There are a handful of special moves that, when mastered, can make the difference between winning a little, and winning a lot.
In this ten-part beginner poker strategy series we’re going to show you exactly how to use these powerful poker moves to make more money.
Today we’re talking about the light three-bet. This is another way to pick up pots, even when you don’t pick up a big hand.
By incorporating light three-betting into your preflop repertoire you’ll not only exploit loose open-raises, you’ll also balance your range to help you get paid off when you do pick up premium cards.
The What: Light three-betting refers to putting in a re-raise before the flop with hands that are probably worse than the opening raiser’s hand.
The When: Try to identify and attack loose players who are open-raising too often.
The Where: When you’re three-betting light you’re going to be in one of two spots, either re-raising in position, or from the blinds. It’s important to understand both scenarios.
All great players are able to three-bet with a wide range of hands.
The Why: Loose players who raise too much before the flop can be exploited because they’ll be forced to fold a lot of their marginal hands to a three-bet.
Light Three-Betting Done Right
To make things easy, just think about a light three-bet as a semi-bluff.
You’re raising with a hand that, while not the best hand at the moment, has fold equity and can become the best hand on later streets.
Because one of the first things poker players learn is to be more aggressive, you’ll encounter a ton of players open-raising too much before the flop.
Once you’re able to identify these players you can exploit them by putting in a re-raise, even if you don’t have the cards to back it up.
It’s important to remember, however, that you must harness the power of the light three-bet or it could quickly become a big leak.
The biggest risk for beginner players is not understanding how to play the hand post-flop when your opponents do call.
Don’t let the hand get away from you by automatically firing a continuation bet and multiple bullets on later streets.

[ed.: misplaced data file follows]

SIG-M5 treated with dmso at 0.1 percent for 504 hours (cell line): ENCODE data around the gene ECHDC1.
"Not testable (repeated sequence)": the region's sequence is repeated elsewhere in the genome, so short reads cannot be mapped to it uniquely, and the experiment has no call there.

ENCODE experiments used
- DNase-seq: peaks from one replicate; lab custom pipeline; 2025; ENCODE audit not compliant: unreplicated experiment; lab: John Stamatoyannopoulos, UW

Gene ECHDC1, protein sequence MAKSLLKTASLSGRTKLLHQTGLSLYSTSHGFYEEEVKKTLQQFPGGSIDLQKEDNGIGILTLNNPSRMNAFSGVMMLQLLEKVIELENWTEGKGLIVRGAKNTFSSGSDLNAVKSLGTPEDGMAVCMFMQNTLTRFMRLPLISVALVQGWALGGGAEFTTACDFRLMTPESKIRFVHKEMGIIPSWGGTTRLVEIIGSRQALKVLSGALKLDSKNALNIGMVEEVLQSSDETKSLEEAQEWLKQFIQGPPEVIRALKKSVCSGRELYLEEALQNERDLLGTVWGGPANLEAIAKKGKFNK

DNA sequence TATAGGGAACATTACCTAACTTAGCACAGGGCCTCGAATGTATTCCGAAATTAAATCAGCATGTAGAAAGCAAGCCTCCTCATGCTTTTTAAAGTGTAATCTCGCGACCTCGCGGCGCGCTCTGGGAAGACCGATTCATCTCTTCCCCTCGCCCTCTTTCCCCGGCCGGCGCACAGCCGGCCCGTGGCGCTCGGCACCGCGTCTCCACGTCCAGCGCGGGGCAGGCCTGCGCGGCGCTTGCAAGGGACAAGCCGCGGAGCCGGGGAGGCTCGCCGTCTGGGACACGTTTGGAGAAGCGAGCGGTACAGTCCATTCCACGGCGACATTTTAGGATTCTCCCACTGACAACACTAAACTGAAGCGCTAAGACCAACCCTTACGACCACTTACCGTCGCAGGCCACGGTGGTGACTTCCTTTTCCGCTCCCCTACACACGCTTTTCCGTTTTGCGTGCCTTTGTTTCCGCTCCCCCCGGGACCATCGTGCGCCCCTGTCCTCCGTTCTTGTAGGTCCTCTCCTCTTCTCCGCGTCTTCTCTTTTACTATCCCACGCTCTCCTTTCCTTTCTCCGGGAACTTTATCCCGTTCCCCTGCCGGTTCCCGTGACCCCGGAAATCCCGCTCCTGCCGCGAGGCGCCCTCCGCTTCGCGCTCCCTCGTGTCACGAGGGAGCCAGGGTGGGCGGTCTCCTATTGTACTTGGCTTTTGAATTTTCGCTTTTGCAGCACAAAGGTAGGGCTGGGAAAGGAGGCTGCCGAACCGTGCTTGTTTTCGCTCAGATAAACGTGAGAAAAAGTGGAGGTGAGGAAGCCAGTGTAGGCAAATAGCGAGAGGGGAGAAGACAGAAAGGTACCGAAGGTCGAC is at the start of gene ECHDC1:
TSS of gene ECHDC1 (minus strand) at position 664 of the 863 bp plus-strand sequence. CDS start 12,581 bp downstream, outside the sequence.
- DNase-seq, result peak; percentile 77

One way to deal with this is by only three-betting very good hands, and very marginal hands with good flopability.
Pro Tip: Polarize your three-betting range to make things easier post-flop
By staying away from hands like weak aces and big paint cards, you’ll be faced with easier decisions later in the hand, and you’ll cut down on times when you do flop something, but are dominated.
Good Hands to 3-Bet Light
Put your chips to work for you.
Just because you’re widening your three-betting range, doesn’t mean you should be re-raising every hand willy-nilly.
Going back to the analogy of the semi-bluff, you want to choose hands that have a good chance at becoming the best hand on the flop or on later streets.
Small pocket pairs are great hands to three-bet since sets are going to be the best hand the vast majority of the time.
The same goes for small and medium suited connectors.
And as we discussed before, when you miss the flop with hands like these, you’re less likely to get dragged into a big pot holding the worst hand.
Light Three-Betting Balances Your Range
Balancing your range is a fancy way of saying that just because you’re raising preflop, it doesn’t mean you have a premium hand.
If you’re only three-betting with aces and kings your opponents will catch on, and it will be impossible to get paid when you do pick up a monster.
By raising with premium hands as well as speculative hands, you have a more balanced three-betting range.
Imagine you’ve three-bet light with 8
♦ 9 ♦ and ended up making a flush on the turn. When you show down that winning hand your opponents will take note that you three-bet with a marginal hand.
Then when you do pick up aces, they’ll be much more likely to pay you off.
Light Three-Betting in Action
If you’re still not convinced about the power of the light three-bet, check out this video featuring Phil Ivey, Lex Veldhuis and Barry Greenstein.
This hand takes the concept to the absolute extreme with a light three-bet, cold four-bet and a massive five-bet bluff jam.
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